The past and future of science journalism and science communication

By Grant Jacobs 12/06/2015


Let me alert readers to an on-line copy of Dan Fagin’s excellent keynote address at the World Conference of Science Journalists, held in Seoul, South Korea.

His piece has links with many topics for science communicators, scientist-communicators and New Zealanders in general, not just science journalists – hence my offering it as recommended reading here.

Parts parallel Peter Griffin’s thoughts on the demise of the NZ news show Campbell Live, A lesson for science communicators in Campbell Live demise. New Zealanders may find disturbing similarities with ‘Dirty Politics’ and possibly the direction our mainstream media is headed (and politics, too). Science communicators, of all stripes, will relate to it.

In particular for science communicators and scientist-communicators, Dan talks about media convergence – hybrid models that blend different media forms and elements. (Al Jazeera’s The Stream, that I referred to in my previous post, is perhaps a good example of this.)

Against positive trends in media convergence, and what this can contribute to storytelling, he relates how audiences are being fractured or ‘atomised’ in many little clusters, along with the echo chamber effect this can create.

He looks at where science journalists might head and at the end notes,

And finally, whether we like it or not – and I have made my peace with it – we are surely going to see much more journalistic content produced directly by non-journalists, especially by experts who can communicate with authority. Scientists are very much at the leading edge of this trend, as the rapid growth of science blogs shows. There are certainly problems associated with this development, but it is part of the democractisation of storytelling, spurred by the web, and to me its positive aspects far outweigh the negatives. What’s crucial, no matter who’s doing the storytelling – whether a professional journalist or someone else – is that those stories need to be infused with core journalistic values like verification and clarity and transparency and fairness and context. Professional journalists will, I think, be spending a growing percentage of their time mentoring these non-journalist subject-matter experts and editing their work via so-called ‘Pro-Am’ collaborations.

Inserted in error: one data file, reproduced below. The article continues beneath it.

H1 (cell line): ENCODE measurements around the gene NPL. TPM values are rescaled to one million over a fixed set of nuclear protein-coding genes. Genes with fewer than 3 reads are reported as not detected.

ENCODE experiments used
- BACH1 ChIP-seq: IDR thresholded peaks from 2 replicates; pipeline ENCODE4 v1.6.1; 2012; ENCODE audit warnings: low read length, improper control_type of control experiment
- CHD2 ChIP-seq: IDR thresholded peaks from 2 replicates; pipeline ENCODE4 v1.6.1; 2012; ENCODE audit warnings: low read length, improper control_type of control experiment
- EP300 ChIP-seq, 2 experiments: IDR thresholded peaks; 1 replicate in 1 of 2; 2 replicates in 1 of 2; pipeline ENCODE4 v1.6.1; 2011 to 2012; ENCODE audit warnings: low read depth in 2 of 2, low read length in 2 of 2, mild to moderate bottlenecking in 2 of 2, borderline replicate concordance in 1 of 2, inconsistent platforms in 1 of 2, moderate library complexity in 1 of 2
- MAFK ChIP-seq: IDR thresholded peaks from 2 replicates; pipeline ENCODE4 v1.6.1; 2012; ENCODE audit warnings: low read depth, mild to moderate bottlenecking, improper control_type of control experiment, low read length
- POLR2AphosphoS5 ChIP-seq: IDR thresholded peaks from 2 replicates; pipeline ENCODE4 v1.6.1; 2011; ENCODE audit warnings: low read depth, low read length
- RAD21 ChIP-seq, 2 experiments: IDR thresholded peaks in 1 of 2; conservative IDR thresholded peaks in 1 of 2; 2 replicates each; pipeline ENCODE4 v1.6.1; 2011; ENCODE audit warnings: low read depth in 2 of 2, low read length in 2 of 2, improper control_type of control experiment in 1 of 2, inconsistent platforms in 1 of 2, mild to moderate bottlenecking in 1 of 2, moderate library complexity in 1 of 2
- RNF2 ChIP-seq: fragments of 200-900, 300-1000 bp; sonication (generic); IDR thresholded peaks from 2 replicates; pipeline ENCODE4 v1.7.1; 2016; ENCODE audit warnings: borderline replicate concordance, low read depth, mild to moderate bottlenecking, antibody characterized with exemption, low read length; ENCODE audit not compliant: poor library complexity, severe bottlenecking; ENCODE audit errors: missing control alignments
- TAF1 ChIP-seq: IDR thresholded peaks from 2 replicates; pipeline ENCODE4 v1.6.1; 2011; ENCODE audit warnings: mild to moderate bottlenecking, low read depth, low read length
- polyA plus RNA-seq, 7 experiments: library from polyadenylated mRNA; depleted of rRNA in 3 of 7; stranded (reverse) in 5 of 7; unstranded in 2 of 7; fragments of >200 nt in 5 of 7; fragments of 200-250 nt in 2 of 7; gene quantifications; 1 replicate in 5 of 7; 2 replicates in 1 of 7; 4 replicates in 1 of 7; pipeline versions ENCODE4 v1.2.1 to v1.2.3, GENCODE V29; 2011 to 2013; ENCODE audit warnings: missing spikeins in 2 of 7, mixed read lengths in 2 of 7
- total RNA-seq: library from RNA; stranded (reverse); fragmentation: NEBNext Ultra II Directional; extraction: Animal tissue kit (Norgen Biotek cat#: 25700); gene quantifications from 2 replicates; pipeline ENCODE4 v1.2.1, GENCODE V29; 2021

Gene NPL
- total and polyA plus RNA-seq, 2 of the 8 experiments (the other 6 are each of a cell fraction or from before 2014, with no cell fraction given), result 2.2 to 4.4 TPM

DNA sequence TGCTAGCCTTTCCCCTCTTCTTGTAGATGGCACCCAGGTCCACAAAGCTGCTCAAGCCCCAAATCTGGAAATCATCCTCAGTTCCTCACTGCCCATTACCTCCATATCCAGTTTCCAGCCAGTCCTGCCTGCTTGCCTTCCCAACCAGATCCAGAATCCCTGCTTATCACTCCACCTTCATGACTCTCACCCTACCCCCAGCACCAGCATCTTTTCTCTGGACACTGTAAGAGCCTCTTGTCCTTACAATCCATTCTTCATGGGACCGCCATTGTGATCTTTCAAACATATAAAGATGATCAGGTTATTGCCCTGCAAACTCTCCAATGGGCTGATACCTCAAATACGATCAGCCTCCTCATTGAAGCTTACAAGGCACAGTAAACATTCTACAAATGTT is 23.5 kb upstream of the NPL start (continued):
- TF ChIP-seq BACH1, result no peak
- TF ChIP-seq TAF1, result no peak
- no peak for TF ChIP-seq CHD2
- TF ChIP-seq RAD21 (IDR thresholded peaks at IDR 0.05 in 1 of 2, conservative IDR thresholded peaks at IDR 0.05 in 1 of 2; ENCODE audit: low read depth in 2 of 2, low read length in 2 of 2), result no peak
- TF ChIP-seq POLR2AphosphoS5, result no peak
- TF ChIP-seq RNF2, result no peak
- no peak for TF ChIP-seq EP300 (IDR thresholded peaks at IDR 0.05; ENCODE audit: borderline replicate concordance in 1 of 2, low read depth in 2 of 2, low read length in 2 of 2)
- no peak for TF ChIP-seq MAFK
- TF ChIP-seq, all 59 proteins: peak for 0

For me this passage strongly echoes my suggestion of formal scientist-communicator roles earlier in the week in Consider this rare beast, the scientist-communicator.

It’s interesting to see a senior science journalist accept scientist-communicators. Perhaps universities ought to take this as their lead. My article notes the division of communication skills that he refers to, too.

Plenty in his piece to think about – feel free to comment below.

Footnotes

Update: Dan has suggested I point to a new copy of his address on-line on Scribd; I’ve updated the link.

Thanks to Dan Fagin for sharing the contents of his keynote address.

An exception to this in NZ might be Radio NZ, which currently seems to be a refuge for ‘serious’ journalism. It might be interesting to see where they take that, too.

I wanted to offer you selected passages that I thought covered the points that most coming from science communication would be interested in, specially for those lacking the time to read it as Dan’s presentation is a fairly long read. Unfortunately my version of Word cannot read his file, nor did my efforts with pandoc yield something workable. It’s a nuisance to not offer more as there’s a lot of good stuff to digest. The quotes I offer are copied by hand – any errors are my own.


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